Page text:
Rather, it was an organic meme that spread around the financial web by means of Twitter, WordPress, Blogspot and Typepad.

The mainstream media picked up on this insider trading angle only AFTER the bloggers nailed it, at least from what I’ve seen based on the times of the articles and posts.

Now we don’t know for sure whether or not illegal activity took place, but if it quacks like a duck…

Congratulations to Jon Najarian of OptionMonster.com, Tyler Durden of Zero Hedge, Andrew Ross Sorkin of DealBook and Karl Denninger of Market-Ticker.

UPDATE: Reader MarketAddict informs me that:

OptionRadar on StockTwits tweeted the unusual call volume during the day today:

http://twitter.com/OptionRadar/status/5623636484

Ladies and Gentlemen of the stock market, I give you your new citizen-regulators.

Here are the referenced links:

Najarian’s TwitPic (TwitPic)

1.5 Million in Blatant Insider Trading Activity (Zero Hedge)

Whispers About 3Com  (DealBook)

Blatant Insider Call Buying (Market-Ticker)

 


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Moronic Bloggers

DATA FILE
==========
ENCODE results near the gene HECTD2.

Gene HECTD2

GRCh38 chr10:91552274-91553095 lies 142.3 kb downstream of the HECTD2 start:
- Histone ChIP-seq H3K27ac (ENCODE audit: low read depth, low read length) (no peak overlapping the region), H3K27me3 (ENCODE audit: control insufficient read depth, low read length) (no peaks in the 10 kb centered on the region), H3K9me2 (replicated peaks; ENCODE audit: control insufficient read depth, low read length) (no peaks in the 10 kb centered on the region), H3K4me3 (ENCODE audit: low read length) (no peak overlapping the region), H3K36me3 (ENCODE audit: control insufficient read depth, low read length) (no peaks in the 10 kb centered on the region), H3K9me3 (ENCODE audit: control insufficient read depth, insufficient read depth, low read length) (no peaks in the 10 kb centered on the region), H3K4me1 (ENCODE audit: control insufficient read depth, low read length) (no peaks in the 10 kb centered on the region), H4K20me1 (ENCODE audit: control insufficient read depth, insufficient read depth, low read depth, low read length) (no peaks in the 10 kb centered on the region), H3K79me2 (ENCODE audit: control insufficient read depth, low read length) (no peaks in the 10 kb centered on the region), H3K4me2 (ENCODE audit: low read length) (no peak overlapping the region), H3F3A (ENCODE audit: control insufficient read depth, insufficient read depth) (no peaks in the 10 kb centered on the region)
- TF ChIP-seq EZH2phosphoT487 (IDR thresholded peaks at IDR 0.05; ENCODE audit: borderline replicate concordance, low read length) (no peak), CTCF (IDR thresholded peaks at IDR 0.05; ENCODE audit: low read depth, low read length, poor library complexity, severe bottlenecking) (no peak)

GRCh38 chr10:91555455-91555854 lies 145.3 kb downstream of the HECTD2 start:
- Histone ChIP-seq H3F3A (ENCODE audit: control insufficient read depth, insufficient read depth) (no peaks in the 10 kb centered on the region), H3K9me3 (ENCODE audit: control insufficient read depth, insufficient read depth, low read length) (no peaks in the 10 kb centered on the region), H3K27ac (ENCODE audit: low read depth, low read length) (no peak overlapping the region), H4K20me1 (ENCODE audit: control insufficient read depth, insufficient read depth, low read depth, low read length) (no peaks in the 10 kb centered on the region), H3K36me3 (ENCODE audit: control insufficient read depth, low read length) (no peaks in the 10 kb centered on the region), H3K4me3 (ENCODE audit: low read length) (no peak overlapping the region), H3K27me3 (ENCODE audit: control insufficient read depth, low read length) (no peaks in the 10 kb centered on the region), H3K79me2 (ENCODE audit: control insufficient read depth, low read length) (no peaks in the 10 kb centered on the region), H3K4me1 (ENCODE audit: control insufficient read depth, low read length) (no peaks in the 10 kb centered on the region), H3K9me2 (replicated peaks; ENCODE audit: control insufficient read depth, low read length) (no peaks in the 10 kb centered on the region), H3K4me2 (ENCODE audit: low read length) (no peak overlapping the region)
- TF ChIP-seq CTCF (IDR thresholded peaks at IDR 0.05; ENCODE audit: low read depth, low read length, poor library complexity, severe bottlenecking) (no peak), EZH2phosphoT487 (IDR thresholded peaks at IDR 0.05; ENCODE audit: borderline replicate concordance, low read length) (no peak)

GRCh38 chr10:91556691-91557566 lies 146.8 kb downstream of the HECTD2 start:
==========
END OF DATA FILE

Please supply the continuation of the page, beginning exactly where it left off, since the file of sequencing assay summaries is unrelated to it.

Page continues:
Moronic Bloggers

Courtesy of Condor Options

Dear CNBC,

Your last best hope to sustain any measure of relevance is to ally yourselves with the smartest minds in the financial blogosphere and start opting for quality rather than volume. But we’ve gone over suggestions for improvement before, and you’d clearly rather create feature shows about the business of pornography. Fine. If you want to wane into a sputtering, swooshing, brightly-colored perpetual self-parody, go ahead. But there’s no need to telegraph your fear of obsolescence with displays like this: [skip ahead to 2:30 or so].
 

 

This isn’t an isolated incident – Dennis Kneale has generated some heat (and certainly not any light) with similar comments. But in fairness, maybe we bloggers are all “moronic” when it comes to the core competencies of a Kneale, a Gasparino, or a Caruso-Cabrera. I certainly don’t know the first thing about reading from a teleprompter, about parsing Goldman Sachs press releases as journalistic content, or about providing unenlightening extemporaneous verbiage without any embarrassment or shame.

Sincerely etc.,
Jared

P.S. “Tyler Durden – it’s probably not even his name!” 

 


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Phil's Favorites

Theresa May Brexit deal hammered in parliament, but be wary of prospects of a new 'consensus' approach

 

Theresa May Brexit deal hammered in parliament, but be wary of prospects of a new 'consensus' approach

Courtesy of Simon Usherwood, University of Surrey

Another day, another record. The 230 majority against the motion to approve Theresa May’s withdrawal agreement on the UK’s exit from the EU smashes pretty much any parliamentary record one cares to discover.